We have to wait another century for it to arrive in Italy: when it landed in Venice, a port city with strong international characteristics. The Church initially opposed the drink, because its energising properties were frowned upon, and it was even associated with the devil.
This demonisation quickly passed, and the drink became popular in Italy as in the rest of the world, becoming a favourite first and foremost with artistic figures who found cafés a meeting place for cultural and literary discussions.
Pope Clement VIII cleared the coffee, saying that after tasting it, he liked it so much that he gave his assent.
Coffee’s spread throughout the rest of Europe
During the seventeenth century, many cafés sprang up in London, Austria, France, Germany, and Holland. The extract based on an Arabica blend quickly replaced alcoholic beverages, virtually entirely replacing them at breakfast.
The high demand for coffee beans prompted a number of initiatives to export the crop outside the Arabian Peninsula.
The Netherlands was successful in starting profitable plantations in Indonesia, resulting in the robust variety of Java and Sumatra.
As a result, the coffee trade not only grew, but also changed into a wealthy and profitable enterprise, becoming one of the world’s most important exports.
In the 18th century, coffee conquered the Americas
Coffee, contrary to popular perception, did not originate in America. Following the expansion of the Coffea plant, first on the island of Martinique, then throughout the Caribbean, coffee plantations grew throughout Central and South America.
The arrival in Martinique took place in 1723, the same year that the king of France handed a plant to a sailor.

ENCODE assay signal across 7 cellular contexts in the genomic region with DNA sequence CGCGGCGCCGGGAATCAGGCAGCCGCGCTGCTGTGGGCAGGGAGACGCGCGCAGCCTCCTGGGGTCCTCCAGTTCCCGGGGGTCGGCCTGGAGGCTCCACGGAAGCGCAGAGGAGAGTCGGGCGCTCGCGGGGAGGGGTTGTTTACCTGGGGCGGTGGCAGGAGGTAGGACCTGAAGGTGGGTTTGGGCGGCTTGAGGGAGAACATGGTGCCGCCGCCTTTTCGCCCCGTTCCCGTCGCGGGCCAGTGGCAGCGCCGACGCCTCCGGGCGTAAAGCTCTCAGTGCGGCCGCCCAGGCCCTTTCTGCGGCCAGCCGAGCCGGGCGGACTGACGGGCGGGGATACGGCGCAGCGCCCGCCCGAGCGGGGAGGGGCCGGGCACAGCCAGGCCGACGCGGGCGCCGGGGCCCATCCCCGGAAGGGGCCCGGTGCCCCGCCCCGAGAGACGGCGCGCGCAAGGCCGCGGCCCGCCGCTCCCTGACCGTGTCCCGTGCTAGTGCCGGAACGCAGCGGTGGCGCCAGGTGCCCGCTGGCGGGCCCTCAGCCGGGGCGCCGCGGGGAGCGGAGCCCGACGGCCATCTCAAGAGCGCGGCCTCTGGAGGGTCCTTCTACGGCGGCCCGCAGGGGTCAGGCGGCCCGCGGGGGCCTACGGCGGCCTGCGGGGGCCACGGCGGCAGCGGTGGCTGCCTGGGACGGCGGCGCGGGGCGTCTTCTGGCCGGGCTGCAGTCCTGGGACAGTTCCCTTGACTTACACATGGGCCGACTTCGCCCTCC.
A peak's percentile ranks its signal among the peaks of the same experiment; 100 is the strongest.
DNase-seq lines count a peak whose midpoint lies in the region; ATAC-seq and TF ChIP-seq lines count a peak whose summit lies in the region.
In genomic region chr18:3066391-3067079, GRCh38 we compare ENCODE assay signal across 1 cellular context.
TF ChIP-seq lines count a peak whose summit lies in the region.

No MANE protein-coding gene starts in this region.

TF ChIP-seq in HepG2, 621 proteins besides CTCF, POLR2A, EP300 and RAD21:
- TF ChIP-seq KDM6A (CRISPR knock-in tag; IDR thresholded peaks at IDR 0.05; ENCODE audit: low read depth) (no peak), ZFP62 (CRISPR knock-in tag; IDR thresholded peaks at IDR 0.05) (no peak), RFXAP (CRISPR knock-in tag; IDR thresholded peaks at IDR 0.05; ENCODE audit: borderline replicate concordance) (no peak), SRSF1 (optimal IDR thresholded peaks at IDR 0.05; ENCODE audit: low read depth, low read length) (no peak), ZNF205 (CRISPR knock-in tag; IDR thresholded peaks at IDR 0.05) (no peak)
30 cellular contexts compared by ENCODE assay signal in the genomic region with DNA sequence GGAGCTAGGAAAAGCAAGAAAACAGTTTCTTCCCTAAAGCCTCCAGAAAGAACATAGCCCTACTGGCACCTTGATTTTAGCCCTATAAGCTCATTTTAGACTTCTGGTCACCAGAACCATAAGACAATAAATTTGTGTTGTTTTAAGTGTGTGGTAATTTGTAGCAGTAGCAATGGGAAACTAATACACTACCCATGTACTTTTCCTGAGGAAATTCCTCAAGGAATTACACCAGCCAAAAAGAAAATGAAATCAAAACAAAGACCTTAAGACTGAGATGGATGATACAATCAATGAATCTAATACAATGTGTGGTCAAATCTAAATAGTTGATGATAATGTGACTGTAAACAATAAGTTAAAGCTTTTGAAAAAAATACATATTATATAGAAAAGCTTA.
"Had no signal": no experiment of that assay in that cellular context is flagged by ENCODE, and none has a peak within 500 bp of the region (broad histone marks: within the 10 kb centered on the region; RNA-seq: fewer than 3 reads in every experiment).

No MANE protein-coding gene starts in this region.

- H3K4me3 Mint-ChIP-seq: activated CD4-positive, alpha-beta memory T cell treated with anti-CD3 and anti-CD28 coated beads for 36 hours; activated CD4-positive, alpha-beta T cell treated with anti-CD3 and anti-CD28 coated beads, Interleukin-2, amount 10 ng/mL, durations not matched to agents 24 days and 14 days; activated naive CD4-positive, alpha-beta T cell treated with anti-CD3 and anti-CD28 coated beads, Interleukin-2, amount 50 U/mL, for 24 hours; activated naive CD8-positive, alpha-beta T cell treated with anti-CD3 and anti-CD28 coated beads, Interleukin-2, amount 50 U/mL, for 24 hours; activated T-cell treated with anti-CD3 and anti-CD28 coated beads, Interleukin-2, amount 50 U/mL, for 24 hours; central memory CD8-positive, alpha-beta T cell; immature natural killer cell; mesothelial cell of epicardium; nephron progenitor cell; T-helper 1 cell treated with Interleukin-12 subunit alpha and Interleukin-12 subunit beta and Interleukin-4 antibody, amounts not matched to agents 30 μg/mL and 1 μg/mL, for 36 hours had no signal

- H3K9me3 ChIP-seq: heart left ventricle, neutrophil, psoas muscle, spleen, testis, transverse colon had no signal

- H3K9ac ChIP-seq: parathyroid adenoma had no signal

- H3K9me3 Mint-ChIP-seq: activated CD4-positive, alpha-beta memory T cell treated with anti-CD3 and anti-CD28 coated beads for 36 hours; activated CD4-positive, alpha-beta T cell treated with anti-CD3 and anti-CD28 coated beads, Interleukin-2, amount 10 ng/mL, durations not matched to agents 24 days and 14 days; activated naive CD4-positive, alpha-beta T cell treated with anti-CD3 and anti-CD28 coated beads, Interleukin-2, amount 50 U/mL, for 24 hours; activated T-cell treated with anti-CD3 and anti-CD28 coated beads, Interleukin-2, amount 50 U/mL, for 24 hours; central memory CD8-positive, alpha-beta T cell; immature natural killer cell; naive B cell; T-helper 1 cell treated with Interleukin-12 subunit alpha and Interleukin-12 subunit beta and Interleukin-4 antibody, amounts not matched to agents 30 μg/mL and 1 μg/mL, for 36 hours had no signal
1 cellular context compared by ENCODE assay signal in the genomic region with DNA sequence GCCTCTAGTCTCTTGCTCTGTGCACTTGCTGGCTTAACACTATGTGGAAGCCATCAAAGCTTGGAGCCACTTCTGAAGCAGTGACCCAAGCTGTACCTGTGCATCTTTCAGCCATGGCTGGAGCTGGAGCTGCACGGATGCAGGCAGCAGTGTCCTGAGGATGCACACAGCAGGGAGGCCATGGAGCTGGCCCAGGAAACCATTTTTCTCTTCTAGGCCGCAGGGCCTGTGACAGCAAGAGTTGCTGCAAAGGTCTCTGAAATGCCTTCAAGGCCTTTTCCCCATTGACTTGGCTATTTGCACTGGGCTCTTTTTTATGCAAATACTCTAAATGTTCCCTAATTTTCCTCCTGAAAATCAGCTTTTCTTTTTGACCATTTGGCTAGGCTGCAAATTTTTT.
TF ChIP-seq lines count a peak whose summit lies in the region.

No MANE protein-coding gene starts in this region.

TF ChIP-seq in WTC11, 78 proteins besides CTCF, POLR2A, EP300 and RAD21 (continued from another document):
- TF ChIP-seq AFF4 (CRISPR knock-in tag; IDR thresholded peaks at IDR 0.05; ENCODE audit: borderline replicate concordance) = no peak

Although it is commonly assumed that Brazil is home to the world’s most popular beverage, the reality is quite different. The wife of the governor of French Guiana covertly gave coffee seeds to a representative of the Brazilian emperor, and so the modern-day coffee industry was created.
And when can we start talking about “espresso” coffee?
Since when can we start talking about Italian espresso coffee as we know it today?
“Espresso” means immediately made and appeared as a way of reducing the time taken to prepare the precious beverage in public places, in order to respond to the increasingly fast pace of metropolitan living, while still leaving time for this break that had already become a tradition that was difficult to abandon.
The first drink made on the spot from coffee dates from the late 1900s, however steam was not used at the time. In fact, the term “espresso coffee” refers to a beverage made from ground and pressed coffee and diluted with hot water.
The first steam-powered coffee machine was invented by an Italian